- Kazakhstan – headed for the next devaluation?
- Paraguay – credit rating upgraded;
- Sweden – an unprecedented credit and monetary stimulus;
- Venezuela – yet another “new” FX market.
DENMARK: The Kingdom is still battling forces trying to separate the krone from the euro, and for now it should be able to hold the line. The interesting thing is that if the crown were cut loose to float, it would more likely sink than climb. Still, though Denmark is an oil and gas producer, the plunge in global petroleum prices is expected to be more boon than bane.
HUNGARY: The forint has been less affected by the Swiss CB’s decision to remove the cap on the franc’s exchange rate, although part of this story is a cautionary tale. PM Orban and his Fidesz party, having seen their popularity continuing to slip, have started to make a U-turn in foreign policy, but not on the home front.
INDIA: At his home state’s “Vibrant Gujarat” celebrations, PM Modi promised a new drive to revive his flagging economic reform agenda, and the CB helped brighten the mood with an interest rate cut. The political environment for accelerated change was set back, though, with the state elections in New Delhi, in which the upstart Aam Aadmi party made sweeping gains.
KENYA: The economy remains robust, the external accounts being supported by a just-approved package of IMF accommodations. The authorities need to get Islamist terrorism under control, though, to fulfill plans for turning the country into a transportation and tourist hub.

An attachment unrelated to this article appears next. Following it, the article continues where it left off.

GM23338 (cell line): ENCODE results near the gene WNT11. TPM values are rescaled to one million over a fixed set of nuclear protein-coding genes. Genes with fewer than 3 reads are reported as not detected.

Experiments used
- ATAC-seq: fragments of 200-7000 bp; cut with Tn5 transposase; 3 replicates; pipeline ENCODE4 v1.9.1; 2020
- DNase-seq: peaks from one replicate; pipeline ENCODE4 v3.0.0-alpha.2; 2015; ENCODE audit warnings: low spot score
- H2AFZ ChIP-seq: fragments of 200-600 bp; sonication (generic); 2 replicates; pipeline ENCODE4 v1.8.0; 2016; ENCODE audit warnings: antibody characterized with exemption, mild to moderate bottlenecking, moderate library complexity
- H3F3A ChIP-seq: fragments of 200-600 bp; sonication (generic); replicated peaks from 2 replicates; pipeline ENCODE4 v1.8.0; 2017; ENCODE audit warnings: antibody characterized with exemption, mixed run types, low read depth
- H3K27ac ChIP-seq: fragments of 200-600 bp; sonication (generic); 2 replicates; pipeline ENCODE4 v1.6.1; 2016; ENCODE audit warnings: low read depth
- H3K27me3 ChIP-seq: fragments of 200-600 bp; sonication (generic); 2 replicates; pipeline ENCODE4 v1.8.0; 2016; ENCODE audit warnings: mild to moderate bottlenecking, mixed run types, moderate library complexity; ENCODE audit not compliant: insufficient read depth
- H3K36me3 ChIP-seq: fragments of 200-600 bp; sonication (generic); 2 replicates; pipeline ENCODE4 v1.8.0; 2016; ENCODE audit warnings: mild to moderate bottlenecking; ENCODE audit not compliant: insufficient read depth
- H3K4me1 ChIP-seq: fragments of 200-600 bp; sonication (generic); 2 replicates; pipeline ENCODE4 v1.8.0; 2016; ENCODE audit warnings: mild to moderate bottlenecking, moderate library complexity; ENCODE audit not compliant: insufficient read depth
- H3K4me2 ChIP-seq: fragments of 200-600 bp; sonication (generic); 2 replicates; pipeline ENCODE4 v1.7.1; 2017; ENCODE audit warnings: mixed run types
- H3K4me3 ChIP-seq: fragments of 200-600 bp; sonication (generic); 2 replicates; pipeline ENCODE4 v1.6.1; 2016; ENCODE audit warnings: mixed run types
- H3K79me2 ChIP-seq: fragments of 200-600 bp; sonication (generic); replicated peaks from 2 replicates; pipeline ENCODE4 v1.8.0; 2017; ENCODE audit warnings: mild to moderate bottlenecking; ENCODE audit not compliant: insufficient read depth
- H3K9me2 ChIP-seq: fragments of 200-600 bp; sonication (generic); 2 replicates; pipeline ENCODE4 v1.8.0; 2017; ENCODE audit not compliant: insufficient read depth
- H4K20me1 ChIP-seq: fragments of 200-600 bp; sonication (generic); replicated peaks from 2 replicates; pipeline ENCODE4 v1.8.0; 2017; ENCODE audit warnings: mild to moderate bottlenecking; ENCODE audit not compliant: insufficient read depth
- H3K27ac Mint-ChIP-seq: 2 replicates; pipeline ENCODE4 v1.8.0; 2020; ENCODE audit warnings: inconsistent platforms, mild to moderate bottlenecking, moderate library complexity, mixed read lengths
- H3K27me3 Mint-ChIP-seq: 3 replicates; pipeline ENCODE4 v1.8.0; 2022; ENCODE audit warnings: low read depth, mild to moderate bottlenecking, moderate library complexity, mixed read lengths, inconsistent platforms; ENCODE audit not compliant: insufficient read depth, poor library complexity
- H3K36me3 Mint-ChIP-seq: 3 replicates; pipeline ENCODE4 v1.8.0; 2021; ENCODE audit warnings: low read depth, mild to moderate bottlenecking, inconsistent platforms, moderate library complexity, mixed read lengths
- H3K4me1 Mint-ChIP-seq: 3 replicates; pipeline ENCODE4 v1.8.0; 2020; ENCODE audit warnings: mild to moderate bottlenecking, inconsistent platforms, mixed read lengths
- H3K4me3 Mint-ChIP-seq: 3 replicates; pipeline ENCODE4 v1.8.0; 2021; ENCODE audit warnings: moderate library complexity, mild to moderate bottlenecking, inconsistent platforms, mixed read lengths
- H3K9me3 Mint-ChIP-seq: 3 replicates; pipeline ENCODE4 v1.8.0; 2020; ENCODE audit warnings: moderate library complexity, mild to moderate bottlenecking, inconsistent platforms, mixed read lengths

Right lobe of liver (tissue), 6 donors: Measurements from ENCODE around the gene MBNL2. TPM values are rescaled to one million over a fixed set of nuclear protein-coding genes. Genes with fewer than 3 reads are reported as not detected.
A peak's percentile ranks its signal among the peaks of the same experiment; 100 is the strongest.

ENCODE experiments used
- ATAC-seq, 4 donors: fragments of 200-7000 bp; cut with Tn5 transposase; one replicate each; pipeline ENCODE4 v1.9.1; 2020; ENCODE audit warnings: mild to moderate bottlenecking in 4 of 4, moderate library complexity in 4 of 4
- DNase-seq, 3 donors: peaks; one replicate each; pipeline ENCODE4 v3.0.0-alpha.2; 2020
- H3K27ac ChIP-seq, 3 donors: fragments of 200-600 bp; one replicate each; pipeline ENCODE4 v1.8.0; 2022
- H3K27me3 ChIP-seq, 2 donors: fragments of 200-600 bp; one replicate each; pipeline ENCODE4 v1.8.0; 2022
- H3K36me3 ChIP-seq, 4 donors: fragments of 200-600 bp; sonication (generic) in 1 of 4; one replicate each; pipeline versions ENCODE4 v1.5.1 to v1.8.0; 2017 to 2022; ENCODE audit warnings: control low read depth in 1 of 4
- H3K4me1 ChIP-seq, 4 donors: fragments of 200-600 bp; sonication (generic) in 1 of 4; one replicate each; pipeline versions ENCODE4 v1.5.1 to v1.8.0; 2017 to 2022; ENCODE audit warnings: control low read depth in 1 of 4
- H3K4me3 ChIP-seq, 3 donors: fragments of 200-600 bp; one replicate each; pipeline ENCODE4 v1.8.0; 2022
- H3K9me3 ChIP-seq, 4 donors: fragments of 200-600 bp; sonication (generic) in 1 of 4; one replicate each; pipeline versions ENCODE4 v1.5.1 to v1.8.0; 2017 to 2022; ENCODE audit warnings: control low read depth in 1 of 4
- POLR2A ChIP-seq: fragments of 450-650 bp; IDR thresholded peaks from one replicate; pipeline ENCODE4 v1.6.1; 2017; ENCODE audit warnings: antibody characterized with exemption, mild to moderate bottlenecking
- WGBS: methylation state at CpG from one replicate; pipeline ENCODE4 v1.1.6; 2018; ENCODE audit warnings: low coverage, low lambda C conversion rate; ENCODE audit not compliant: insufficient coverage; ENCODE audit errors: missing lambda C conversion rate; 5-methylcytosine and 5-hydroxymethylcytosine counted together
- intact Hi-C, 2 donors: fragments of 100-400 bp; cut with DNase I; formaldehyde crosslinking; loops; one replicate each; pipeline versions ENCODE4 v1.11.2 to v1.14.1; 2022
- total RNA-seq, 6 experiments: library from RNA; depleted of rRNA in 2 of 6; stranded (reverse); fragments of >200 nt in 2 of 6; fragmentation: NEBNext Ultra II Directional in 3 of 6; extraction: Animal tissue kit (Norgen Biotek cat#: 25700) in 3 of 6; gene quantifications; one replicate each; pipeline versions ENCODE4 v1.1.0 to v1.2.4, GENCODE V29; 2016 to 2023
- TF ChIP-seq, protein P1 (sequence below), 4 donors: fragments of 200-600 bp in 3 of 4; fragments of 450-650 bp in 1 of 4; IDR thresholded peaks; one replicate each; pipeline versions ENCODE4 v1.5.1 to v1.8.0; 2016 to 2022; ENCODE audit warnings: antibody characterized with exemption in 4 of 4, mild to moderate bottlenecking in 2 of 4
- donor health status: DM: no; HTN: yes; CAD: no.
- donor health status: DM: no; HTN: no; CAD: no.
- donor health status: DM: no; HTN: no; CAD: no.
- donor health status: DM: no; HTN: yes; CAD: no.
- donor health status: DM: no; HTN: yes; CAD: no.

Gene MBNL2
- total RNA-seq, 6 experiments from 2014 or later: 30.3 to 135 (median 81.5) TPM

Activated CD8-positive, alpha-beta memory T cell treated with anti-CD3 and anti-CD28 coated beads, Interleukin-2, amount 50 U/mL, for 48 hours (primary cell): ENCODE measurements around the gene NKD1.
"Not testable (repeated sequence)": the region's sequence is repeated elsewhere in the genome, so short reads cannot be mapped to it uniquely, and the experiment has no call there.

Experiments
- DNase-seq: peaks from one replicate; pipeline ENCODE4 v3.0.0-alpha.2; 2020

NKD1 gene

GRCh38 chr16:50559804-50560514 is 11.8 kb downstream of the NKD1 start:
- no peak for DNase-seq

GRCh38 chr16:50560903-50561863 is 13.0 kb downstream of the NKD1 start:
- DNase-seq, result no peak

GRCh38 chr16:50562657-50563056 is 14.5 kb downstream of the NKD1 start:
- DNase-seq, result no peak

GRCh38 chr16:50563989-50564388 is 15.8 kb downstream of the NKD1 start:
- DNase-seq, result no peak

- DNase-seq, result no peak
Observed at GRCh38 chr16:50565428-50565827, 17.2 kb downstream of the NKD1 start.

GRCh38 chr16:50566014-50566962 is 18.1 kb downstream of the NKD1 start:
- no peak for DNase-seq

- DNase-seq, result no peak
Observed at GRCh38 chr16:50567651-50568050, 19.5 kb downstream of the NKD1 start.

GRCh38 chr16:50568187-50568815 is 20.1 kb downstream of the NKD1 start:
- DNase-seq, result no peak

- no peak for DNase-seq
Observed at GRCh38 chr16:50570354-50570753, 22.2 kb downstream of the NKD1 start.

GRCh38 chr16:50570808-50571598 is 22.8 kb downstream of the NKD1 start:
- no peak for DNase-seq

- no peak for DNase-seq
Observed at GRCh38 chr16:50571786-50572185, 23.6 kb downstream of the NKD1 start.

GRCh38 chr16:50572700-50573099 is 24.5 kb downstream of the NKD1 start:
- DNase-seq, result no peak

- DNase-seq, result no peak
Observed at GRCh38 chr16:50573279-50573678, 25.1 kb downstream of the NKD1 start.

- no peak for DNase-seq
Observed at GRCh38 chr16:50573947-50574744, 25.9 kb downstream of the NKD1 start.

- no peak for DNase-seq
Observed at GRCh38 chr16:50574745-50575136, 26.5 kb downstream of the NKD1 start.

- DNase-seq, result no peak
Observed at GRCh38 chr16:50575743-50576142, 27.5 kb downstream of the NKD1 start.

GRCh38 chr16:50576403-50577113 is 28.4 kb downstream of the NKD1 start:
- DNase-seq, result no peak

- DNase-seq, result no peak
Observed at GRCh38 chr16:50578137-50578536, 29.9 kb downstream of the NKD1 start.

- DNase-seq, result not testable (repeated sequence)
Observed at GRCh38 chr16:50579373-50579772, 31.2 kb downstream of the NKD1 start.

MALAYSIA: The plunge in oil prices is forcing the government to cut spending and support for the ringgit has brought foreign exchange reserves down to their lowest level since March 2011, but the country can cope and the economy should be growing fairly robustly.
THAILAND: Having made minimal headway in 2014, the economy is expected to gather some momentum in the current year, but there are risks. Political uncertainties play a role, as the ruling junta shows no urgency in surrendering power and is trying to bury the opposition in lawsuits.
TURKEY: The plunge in global oil prices has come at a fortunate time for Turkey, but whether it will suffice to keep a run on the lira at bay is not entirely certain yet. There is some risk that relatively strong economic trends are overpowered by the ambitions of Pres. Erdogan, as his autocratic tendencies are making themselves felt more & more.
VENEZUELA: As economic conditions go from bad to worse the Maduro regime keeps tightening its grip, but the limits of what it can do are becoming increasingly apparent. This being an election year it is likely to keep channeling what resource it has left to the people, in which case a foreign debt default will become an increasing risk.
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